Sex and Sexuality in Scandinavia

Hamnoy, Norway: A view of the Eliassen Rorbuer cabins as the light starts to disappear from an incoming snowstorm
••• Andrew Stranovsky Photography/Getty Images

If you're traveling to Scandinavia, especially in the warmer summer months, you shouldn't be surprised to see exposed breasts and even some public nudity across the country. That's because there's a certain liberty when it comes to sex and sexuality in Scandinavia that you'll rarely find anywhere else in the world.

Sexuality is treated more openly in Scandinavia, which can be quite shocking for visitors from other parts of the world—a topless female, for instance, is not viewed in any sexual context there—but the Scandinavian openness to nudity isn't the only thing the residents of this country are progressive about.

Abortion has been legalized in Scandinavia for more than 30 years, and in the past few decades, gay and lesbian people in Scandinavia have obtained nearly equal rights to heterosexual couples. Additionally, prostitution in the form of selling one's sexual services is legal, but the industry is controlled for health reasons.

Scandinavia also offers health centers with free abortion counseling, abundance child care centers, paid maternity leave, and high child care benefits for families.

Sexuality and Nudity for Travelers 

Travelers are often surprised at how liberal Scandinavia is. You may see pornographic movie theaters and sex shops, along with naked breasts in the media or at the beach. Bathing topless is common, not just in Scandinavia, but all over Europe.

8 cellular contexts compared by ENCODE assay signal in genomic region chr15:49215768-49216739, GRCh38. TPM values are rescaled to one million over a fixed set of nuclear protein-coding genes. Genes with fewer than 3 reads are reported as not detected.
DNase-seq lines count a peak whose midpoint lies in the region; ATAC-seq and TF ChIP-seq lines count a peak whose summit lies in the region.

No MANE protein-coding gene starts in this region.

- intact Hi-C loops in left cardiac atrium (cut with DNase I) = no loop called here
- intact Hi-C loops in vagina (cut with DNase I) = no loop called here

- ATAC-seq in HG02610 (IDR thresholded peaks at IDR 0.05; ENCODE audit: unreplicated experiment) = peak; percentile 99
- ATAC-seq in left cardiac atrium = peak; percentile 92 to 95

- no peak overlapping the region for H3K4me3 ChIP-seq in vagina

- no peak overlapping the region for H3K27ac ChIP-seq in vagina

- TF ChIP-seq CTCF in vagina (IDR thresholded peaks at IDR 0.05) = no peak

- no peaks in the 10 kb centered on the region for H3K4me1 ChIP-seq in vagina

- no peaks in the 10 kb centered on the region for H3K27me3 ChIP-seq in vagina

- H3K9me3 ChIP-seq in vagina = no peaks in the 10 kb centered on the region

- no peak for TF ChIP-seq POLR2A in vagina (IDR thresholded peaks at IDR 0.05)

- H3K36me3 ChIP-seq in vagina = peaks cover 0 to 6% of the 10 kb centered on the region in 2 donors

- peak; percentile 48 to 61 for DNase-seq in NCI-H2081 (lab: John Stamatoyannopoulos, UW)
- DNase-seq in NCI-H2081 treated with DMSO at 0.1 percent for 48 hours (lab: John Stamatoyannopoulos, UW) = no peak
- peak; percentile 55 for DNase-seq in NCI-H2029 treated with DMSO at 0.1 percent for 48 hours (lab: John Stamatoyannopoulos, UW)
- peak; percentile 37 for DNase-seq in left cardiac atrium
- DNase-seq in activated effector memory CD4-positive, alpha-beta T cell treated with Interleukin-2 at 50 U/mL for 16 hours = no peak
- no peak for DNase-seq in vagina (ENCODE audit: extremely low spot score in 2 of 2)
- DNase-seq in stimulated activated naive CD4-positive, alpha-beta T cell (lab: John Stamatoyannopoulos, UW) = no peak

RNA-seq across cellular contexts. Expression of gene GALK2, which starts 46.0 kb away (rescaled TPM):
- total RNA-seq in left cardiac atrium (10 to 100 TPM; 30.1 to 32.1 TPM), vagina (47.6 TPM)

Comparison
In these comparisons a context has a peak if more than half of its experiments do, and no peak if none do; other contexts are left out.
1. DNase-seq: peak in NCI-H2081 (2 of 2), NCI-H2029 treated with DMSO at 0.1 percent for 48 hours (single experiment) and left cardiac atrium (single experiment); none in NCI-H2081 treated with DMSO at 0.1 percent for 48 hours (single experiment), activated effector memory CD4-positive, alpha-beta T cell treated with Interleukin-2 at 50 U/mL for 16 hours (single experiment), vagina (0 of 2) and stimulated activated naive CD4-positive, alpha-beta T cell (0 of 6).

In Norway, a visitor may see mainstream magazines with question and answer columns about sex and sexuality, but it's important to note that while sexuality in Scandinavia is a liberal issue and you can buy as many erotic magazines and videos as you want, pornographic materials with children are still absolutely illegal.

Sexuality in Scandinavia is treated with ease since locals haven't been brought up to think of it as a taboo, and sex education is compulsory in schools in all of Scandinavia. That's because, according to the Swedish government, teaching children about sex is considered crucial to the prevention of sexually transmitted diseases—and it seems to work.

Numerous studies show that Scandinavian teenagers have better sexual health, fewer sexual partners, and start being sexually active at the same age or later than teenagers from the United States.

Most of the time, Scandinavians treat displays of sexuality on TV as just another part of the regular programming. Clear sex on TV in Scandinavia, along with frontal nudity, is usually shown after a certain time at night, typically past 11 p.m.

Sexual Attitudes in Scandinavia

As a whole, Scandinavia views sexuality with a relaxed attitude and more liberally than any other region in the world. Premarital sex has been acceptable in Scandinavia for centuries. In Denmark, this even has roots in old Nordic customs like the "Night Courtship" as writer Kari Teiste (1652-1710) noted: 

"Night Courtship allowed boys who visited girls to lie in bed with them (bundling). It was another matter that unmarried girls often had the responsibility for the cattle and therefore slept in the byre. The court records show clearly that it was considered self-evident that young unmarried men and women shared shelter for the night."

As in many other parts of the world, the average age for marriage keeps increasing. However, in Scandinavia the rate for divorces is much lower than in the U.S. For example, in Norway, twice as many people lose their partner by death than by divorce.